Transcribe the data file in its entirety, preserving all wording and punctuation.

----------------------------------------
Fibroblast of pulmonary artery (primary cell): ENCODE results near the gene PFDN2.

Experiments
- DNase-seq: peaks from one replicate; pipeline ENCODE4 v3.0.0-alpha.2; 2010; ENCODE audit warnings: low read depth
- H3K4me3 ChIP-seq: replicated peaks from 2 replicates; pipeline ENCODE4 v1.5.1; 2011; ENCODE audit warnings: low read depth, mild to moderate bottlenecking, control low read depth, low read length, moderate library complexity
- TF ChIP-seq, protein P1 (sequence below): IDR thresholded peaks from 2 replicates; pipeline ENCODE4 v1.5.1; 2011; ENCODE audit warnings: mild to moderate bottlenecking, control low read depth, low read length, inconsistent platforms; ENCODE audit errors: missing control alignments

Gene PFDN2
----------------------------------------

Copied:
Fibroblast of pulmonary artery (primary cell): ENCODE results near the gene PFDN2.

Experiments
- DNase-seq: peaks from one replicate; pipeline ENCODE4 v3.0.0-alpha.2; 2010; ENCODE audit warnings: low read depth
- H3K4me3 ChIP-seq: replicated peaks from 2 replicates; pipeline ENCODE4 v1.5.1; 2011; ENCODE audit warnings: low read depth, mild to moderate bottlenecking, control low read depth, low read length, moderate library complexity
- TF ChIP-seq, protein P1 (sequence below): IDR thresholded peaks from 2 replicates; pipeline ENCODE4 v1.5.1; 2011; ENCODE audit warnings: mild to moderate bottlenecking, control low read depth, low read length, inconsistent platforms; ENCODE audit errors: missing control alignments

Gene PFDN2